Network News

X My Profile
View More Activity
On Twitter: PostSports  |  Facebook  |  E-mail alerts: Redskins and Sports  |  RSS

Does Northern California Want the A's?

It's a legitimate question, particularly in the wake of this story from MLB.com, in which the mayor of San Jose, Chuck Reed, all but insists that the team would have to pay for its own ball park if it moved to the city.

Of course, that being said, that doesn't mean the Giants won't move to San Jose, one of the country's 20 largest cities. Reed specifically didn't rule out the city providing land and or infrastructure around any potential new ball park, investment that could make a move a lot more attractive for A's owner Lew Wolff, who admitted a personal preference for moving the team to San Jose during spring training.

The San Jose issue is a divisive one for Northern Californians, with the city firmly in the Giants' territory (as per MLB demographics) but still large enough to support the 32,000-seat, $500 million park that Wolff and the A's envision. If the city council supports allocating adjunct resources (land, infrastructure, etc.) and a subsequent referendum for building a park passes, San Jose could rapidly put itself in line to be the Athletics' new home.

The bigger question, of course, is where the A's would end up if San Jose doesn't work. The team's much ballyhooed move to Fremont fell apart earlier this year, and the team refuses to discuss other potential sites at the risk of alienating suitors or undermining bids.

That's what the team's future in Northern California almost feels like San Jose or bust, at least to me. We know that Las Vegas would do almost anything to land a professional sports team (including banning bets on the team's affiliated sports league in the city's casino sports book). We know that the A's have at least flirted with the idea of moving there in the past. We know that the Giants would probably be thrilled if they got as far away from Northern California as possible. Nevada works for that.

Naturally, none of those reasons mean that Oakland will be playing in Las Vegas anytime soon. For all we know, they could easily play out the final year of their lease at Oakland-Alameda County Coliseum next year and then enact each of the three one-year options the club holds on the venue after that. Maybe by that time they'll even have a future spot in Oakland lined up.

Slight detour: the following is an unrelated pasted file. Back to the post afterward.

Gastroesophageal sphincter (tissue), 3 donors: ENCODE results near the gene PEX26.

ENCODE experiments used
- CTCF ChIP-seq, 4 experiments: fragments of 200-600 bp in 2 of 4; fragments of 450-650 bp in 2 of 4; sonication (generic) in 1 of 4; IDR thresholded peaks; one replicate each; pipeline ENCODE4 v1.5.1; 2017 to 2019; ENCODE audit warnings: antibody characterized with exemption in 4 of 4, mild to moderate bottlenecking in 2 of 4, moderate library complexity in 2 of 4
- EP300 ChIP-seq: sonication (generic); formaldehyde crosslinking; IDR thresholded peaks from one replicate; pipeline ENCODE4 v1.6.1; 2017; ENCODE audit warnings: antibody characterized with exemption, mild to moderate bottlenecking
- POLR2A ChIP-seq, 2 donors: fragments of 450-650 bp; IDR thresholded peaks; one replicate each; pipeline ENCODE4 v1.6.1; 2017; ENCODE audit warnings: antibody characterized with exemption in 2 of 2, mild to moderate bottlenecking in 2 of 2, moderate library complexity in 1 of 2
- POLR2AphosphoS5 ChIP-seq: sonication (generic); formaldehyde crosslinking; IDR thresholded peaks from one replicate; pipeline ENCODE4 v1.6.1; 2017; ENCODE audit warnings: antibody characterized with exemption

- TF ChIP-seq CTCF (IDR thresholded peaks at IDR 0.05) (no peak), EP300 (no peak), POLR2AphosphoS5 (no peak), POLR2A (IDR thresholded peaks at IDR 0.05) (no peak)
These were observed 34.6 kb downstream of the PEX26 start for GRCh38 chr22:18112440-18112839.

It just doesn't feel like they will, does it?

By Cameron Smith  |  May 14, 2009; 2:02 PM ET
Categories:  Athletics , Giants  
Save & Share:  Send E-mail   Facebook   Twitter   Digg   Yahoo Buzz   Del.icio.us   StumbleUpon   Technorati   Google Buzz   Previous: For Yankees, a Different Concept of "Value"
Next: Talking Behind Their Back: Rays

Comments

They Athletics ought to move back to Philadelphia. :)

Posted by: writered21 | May 14, 2009 2:19 PM | Report abuse

Um, do you mean San Jose mayor Chuck Reed or San Francisco mayor Gavin Newsom?

Regardless, San Jose is the place to move. More money in town, further from the Giants, and makes baseball easier to get to from South Bay. Probably the best place to move in the country.

Posted by: cbm92 | May 14, 2009 3:20 PM | Report abuse

I don't know California demographics, but if the As move south, doesn't concede Oakland and north of the Bay bridge to the Giants? Do the As have a loyal enough following so that fans will not switch allegiances after they are deserted?

Posted by: jca-CrystalCity | May 14, 2009 3:33 PM | Report abuse

Not sure how that would work, jca. San Jose isn't that far from Oakland. What I would wonder is where in San Jose they would put a ballpark. Also, SFO already has a MiLB affiliate in San Jose, in a little old WPA-era ballpark.

Posted by: natsfan1a1 | May 14, 2009 3:53 PM | Report abuse

hmm, the one piece says that they already have a site in mind. We need to get NJ denizen PattyinSJ on this one.

Posted by: natsfan1a1 | May 14, 2009 3:56 PM | Report abuse

True, San Jose is close to Oakland (40.2 miles according to Google) (and San Francisco 49.2 miles). For comparison, DC to Baltimore is 38.5 miles. And having lived both places, it's just as much of a pain to drive between any of them during rush hour. Also, mass transit is much better between Oakland and SF than between either and San Jose.

Posted by: cbm92 | May 14, 2009 4:20 PM | Report abuse

True that, cbm, having lived there myself. South Bay mass transit options have improved since I lived there, but traffic can definitely be a bear.

Posted by: natsfan1a1 | May 14, 2009 6:25 PM | Report abuse

I was just at the A's game last night. Wednesday 2 dollar plaza level tickets and 1 dollar hot dogs. They don't pull a good crowd cause the team isn't that good, Holliday is stinking the joint out. As it is now you can come from San Fran 20 minutes on the subway, which is nice if you prefer the AL teams, so they get that set. No way to get to San Jose from Frisco on public transit, and I don't see many people from Oakland making that hike...

Posted by: Dremit97 | May 14, 2009 6:40 PM | Report abuse

True, it seems like the transit options (at least from my own experience from some years ago) favor those going from south to north, who can drive to a BART station and park, for example. Maybe they're figuring on a potential BART extension to San Jose?

Posted by: natsfan1a1 | May 14, 2009 7:13 PM | Report abuse

Course, then you'd still need a way to get to the park from the station, depending on where the park would be.

Posted by: natsfan1a1 | May 14, 2009 7:14 PM | Report abuse

The comments to this entry are closed.

 
 
RSS Feed
Subscribe to The Post

© 2010 The Washington Post Company